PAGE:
• The district should reconsider proposed school hours, argued parent and teacher Theresa Luzier, during public comments. She expressed concerns about releasing elementary school students before middle school students each afternoon, citing many reasons. For instance, she said, parents often rely on older children to look after the younger ones until they leave work.

As a teacher, she said she sees athletes and coaches leaving school early, even for home games (with the extended schedule making up for this year’s snow days).

“Those athletes are losing a lot of valuable instruction time,” plus hours needed for more complex homework and, eventually, sleep, she added. Additoinally, Luzier said, finding someone to cover that teacher’s last class is “extremely difficult” between teachers’ own training and planning periods. Later classes also mean parking is an issue during home games.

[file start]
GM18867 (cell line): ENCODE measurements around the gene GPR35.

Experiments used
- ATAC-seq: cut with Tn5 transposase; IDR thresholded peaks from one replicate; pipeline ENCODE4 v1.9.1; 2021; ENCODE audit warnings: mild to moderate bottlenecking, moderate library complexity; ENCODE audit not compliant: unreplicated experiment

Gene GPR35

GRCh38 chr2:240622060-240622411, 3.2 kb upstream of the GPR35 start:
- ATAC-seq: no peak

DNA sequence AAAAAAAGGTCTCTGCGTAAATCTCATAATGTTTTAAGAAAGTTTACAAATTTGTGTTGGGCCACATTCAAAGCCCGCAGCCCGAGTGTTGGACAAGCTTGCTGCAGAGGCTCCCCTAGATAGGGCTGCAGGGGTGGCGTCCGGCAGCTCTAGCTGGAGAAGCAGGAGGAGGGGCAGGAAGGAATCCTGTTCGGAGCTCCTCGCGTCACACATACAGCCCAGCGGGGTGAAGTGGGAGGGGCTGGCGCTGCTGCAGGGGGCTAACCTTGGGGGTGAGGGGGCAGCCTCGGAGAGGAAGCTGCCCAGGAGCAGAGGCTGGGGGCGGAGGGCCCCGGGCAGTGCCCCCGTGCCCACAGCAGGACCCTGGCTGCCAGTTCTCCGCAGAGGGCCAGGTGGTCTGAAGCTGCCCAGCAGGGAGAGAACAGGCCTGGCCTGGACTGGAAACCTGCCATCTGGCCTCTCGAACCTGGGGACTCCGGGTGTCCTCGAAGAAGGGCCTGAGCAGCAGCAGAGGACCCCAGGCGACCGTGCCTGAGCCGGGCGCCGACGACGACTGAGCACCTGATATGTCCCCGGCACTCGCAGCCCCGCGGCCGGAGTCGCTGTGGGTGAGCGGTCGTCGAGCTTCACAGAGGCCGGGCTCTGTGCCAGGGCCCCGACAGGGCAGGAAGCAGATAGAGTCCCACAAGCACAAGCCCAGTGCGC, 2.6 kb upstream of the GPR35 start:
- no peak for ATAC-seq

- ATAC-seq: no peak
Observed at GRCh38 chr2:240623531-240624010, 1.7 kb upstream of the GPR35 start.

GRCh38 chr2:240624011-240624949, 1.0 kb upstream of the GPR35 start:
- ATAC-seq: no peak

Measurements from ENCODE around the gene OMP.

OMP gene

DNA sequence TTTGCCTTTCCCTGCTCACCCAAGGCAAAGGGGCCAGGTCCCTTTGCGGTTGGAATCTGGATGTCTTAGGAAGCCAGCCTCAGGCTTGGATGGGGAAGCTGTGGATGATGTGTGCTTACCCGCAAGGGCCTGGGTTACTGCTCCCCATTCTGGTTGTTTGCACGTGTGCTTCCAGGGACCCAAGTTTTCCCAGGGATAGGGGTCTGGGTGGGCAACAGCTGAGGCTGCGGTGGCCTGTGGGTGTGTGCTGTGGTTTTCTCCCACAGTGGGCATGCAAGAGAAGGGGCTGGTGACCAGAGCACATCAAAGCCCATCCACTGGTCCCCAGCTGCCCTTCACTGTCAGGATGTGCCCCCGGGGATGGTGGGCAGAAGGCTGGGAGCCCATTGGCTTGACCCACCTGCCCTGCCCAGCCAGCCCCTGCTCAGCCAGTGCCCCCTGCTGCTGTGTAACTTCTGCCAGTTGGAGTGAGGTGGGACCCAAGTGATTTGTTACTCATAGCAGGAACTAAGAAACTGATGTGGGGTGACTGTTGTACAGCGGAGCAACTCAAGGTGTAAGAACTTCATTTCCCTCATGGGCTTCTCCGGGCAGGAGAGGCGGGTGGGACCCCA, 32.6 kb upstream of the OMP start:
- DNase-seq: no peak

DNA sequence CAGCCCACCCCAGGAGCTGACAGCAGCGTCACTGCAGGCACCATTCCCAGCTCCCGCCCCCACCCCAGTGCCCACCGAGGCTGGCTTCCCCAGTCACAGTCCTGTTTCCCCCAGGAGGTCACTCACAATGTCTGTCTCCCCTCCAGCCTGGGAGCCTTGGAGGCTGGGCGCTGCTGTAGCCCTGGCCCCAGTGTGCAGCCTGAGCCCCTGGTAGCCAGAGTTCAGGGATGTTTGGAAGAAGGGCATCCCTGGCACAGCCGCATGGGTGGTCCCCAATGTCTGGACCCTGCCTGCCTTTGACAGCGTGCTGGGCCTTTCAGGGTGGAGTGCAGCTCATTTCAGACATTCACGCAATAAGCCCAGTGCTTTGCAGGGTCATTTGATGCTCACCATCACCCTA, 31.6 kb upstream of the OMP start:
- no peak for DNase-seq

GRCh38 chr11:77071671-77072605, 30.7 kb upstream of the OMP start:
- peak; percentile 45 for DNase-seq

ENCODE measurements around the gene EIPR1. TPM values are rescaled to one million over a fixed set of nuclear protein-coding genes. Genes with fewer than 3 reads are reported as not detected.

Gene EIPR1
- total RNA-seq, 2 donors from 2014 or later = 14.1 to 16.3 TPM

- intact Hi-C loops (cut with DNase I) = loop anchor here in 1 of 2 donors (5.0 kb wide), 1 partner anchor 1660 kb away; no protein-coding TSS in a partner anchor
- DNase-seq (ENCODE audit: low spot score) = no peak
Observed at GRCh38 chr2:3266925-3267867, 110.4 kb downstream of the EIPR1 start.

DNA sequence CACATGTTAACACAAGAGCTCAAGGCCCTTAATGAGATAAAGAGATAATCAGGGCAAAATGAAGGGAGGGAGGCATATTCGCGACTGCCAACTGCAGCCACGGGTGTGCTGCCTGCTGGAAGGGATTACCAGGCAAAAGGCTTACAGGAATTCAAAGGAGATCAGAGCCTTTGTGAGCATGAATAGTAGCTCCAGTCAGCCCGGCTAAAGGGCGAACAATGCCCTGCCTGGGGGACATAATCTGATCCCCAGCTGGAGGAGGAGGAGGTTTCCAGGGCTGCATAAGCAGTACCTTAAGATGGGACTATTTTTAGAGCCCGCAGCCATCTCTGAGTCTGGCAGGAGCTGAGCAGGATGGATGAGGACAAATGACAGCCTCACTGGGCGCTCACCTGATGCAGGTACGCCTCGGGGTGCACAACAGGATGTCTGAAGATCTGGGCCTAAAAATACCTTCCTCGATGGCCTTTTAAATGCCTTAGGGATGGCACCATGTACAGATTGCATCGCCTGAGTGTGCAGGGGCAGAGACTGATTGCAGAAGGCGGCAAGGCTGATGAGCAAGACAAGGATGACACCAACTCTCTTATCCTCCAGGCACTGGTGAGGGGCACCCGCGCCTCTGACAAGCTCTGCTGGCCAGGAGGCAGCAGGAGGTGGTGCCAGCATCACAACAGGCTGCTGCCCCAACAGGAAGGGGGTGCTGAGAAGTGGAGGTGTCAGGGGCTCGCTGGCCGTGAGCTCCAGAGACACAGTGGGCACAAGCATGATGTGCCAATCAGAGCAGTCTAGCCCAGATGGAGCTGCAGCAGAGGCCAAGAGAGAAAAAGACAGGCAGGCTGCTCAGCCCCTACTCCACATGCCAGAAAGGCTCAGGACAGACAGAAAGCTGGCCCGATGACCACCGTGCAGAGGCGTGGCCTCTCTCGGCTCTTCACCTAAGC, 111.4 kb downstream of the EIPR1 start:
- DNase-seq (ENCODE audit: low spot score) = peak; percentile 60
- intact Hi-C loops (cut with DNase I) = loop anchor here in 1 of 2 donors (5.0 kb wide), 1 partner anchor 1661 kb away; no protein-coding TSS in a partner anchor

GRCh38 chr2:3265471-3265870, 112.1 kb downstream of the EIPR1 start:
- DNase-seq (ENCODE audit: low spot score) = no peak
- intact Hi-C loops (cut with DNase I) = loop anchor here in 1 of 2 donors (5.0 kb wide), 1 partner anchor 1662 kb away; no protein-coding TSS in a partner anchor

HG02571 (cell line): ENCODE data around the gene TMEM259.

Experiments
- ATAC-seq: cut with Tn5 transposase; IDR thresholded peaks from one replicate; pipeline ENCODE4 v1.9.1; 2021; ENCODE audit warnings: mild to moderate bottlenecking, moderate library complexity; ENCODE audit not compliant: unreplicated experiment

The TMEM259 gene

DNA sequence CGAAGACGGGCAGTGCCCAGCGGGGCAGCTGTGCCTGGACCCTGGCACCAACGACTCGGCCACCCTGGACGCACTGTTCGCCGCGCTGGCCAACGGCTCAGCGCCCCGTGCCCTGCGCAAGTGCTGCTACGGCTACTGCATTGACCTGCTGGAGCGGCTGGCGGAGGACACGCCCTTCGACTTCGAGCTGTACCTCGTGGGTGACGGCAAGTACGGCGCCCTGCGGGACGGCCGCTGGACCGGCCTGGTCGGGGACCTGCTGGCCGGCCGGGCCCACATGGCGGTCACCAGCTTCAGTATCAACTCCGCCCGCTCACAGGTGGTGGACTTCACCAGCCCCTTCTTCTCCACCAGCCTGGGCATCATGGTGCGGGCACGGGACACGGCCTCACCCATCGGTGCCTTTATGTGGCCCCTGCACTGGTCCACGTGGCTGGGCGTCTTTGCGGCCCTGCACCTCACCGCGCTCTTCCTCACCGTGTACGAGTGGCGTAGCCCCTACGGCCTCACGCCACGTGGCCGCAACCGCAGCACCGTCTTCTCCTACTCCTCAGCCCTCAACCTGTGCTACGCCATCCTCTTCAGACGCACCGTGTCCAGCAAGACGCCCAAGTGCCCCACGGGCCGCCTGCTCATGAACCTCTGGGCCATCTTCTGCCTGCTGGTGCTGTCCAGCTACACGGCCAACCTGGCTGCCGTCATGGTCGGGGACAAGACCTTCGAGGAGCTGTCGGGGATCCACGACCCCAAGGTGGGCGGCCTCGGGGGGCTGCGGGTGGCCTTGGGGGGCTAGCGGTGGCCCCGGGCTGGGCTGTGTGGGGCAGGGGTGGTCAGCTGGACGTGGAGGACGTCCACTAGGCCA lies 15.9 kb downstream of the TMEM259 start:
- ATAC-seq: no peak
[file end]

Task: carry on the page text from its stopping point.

If the IRSD wants to use the same bus for multiple schools, she said, she recommended sending middle-schoolers home first.

“They get on and off the buses quicker than the elementary school students, so you can reuse their buses much [faster],” Luzier added.

• Although the Policy Committee said they were very impressed with a presentation by Selbyville Middle School students arguing in favor of flip-flops, the board showed no movement to allow the footwear in schools.

• Despite concerns about moving Long Neck Elementary playground equipment to make room for building additions, it was reported that it looks like the equipment could just be unbolted and moved.

• The board unanimously approved a permanent easement for the Delaware Department of Transportation at Long Neck Elementary. It was a standard application, but if refused, could slow down the construction/permitting process.

• Fences have been erected at Lord Baltimore Elementary, and a roadway to improve parking is next.